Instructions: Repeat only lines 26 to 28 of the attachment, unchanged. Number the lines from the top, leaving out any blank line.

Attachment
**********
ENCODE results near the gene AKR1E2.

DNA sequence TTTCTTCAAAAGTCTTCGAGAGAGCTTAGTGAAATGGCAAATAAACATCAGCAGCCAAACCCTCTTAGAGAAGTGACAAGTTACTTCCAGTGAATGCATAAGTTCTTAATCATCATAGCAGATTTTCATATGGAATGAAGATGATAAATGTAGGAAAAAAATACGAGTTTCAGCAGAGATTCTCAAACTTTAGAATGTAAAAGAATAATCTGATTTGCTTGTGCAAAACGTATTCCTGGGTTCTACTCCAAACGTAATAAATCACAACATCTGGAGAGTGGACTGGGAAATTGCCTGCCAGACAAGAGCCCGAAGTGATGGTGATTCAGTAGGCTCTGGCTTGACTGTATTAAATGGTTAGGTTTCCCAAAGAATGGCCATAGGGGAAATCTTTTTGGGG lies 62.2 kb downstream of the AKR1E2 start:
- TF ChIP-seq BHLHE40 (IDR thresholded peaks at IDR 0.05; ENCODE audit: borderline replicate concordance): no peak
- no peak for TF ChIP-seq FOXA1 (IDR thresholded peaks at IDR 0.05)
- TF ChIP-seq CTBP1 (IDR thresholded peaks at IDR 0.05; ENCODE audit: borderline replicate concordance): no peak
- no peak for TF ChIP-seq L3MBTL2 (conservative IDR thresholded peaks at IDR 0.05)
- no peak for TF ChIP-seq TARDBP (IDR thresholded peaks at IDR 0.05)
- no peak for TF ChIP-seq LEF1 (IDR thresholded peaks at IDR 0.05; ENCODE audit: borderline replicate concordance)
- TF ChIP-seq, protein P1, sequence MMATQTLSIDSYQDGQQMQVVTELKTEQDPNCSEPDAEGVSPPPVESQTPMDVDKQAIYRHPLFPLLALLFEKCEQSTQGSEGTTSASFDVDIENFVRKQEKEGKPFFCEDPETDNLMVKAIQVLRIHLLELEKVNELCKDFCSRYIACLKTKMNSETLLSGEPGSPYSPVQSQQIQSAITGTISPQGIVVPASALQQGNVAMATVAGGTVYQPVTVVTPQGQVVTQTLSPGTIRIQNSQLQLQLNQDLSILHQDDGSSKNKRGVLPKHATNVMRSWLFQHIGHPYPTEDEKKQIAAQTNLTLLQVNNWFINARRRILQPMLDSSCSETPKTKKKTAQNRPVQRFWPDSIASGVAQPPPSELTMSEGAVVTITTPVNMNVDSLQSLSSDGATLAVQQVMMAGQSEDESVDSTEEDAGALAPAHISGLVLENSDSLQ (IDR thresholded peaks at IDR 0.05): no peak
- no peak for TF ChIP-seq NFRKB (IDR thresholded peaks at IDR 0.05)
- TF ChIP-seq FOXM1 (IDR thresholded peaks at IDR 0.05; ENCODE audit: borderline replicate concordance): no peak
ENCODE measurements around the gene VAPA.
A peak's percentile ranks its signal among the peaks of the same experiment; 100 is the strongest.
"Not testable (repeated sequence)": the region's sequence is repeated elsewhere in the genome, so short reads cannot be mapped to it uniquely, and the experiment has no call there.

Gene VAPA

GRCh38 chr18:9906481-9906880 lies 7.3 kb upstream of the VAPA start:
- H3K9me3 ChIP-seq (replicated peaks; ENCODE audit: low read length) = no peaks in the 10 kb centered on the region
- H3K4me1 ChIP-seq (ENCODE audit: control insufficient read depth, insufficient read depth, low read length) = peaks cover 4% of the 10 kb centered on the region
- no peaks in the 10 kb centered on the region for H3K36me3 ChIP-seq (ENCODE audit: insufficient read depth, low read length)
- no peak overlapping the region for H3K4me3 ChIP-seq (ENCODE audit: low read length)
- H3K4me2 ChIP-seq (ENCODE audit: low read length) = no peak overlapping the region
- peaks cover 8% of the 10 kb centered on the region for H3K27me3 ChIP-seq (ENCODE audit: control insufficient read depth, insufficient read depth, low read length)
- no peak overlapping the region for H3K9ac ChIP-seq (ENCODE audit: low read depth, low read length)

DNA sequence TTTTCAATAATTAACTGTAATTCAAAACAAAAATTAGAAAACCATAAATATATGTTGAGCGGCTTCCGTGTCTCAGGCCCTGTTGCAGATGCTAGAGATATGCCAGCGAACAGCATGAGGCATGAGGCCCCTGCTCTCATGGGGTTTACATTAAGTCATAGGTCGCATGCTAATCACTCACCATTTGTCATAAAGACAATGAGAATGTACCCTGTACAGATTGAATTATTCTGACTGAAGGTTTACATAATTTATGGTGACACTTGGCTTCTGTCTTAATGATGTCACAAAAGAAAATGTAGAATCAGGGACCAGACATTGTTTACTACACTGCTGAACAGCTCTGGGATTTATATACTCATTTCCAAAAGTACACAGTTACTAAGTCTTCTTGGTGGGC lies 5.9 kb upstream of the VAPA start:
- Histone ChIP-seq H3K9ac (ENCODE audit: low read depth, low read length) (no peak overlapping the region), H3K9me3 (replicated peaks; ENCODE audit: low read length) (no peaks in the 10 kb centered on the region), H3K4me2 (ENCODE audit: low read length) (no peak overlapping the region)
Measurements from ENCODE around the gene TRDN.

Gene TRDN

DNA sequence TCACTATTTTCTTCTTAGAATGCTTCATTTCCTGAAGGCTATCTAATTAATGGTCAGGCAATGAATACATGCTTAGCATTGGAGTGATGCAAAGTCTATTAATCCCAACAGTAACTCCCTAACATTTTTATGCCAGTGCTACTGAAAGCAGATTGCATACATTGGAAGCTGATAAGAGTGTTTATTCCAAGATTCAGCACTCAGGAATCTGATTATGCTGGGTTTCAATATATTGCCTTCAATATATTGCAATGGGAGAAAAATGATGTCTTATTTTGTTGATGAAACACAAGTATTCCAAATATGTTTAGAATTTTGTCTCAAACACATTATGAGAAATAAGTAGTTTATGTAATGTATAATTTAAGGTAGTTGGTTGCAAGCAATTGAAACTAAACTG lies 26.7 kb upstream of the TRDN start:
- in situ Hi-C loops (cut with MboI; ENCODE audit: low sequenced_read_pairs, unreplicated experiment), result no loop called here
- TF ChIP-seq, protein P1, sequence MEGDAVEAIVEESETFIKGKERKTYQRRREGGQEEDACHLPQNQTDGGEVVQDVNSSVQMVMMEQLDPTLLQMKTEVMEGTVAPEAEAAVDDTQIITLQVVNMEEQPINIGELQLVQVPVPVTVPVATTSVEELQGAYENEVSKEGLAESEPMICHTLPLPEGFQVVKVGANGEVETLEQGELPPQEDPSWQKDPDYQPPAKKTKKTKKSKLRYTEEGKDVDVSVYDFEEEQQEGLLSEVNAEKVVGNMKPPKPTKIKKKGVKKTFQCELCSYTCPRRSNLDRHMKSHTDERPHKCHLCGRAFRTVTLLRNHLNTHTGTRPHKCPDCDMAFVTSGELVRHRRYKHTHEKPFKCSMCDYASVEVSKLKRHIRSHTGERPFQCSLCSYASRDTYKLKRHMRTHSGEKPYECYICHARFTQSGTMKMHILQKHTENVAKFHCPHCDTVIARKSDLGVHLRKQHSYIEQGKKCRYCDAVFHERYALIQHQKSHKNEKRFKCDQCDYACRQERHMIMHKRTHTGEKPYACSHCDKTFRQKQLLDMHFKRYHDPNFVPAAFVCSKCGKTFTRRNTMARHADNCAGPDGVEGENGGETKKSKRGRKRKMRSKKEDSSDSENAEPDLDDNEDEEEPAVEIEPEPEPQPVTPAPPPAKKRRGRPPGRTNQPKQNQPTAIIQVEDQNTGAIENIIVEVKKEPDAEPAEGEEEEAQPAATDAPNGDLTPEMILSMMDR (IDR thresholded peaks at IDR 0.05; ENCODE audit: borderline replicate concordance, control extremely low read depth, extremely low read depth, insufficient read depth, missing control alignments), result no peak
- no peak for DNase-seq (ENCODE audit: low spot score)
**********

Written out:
Measurements from ENCODE around the gene TRDN.

Gene TRDN

DNA sequence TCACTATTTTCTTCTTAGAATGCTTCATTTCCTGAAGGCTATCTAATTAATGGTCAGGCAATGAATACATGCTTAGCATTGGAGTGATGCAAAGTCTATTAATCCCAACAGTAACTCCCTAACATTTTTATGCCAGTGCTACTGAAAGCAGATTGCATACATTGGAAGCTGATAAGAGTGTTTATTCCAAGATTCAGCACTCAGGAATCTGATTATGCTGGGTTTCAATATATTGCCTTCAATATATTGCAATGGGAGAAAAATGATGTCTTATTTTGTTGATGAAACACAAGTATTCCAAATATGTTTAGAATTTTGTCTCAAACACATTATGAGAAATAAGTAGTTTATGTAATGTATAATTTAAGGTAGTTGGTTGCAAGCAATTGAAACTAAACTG lies 26.7 kb upstream of the TRDN start: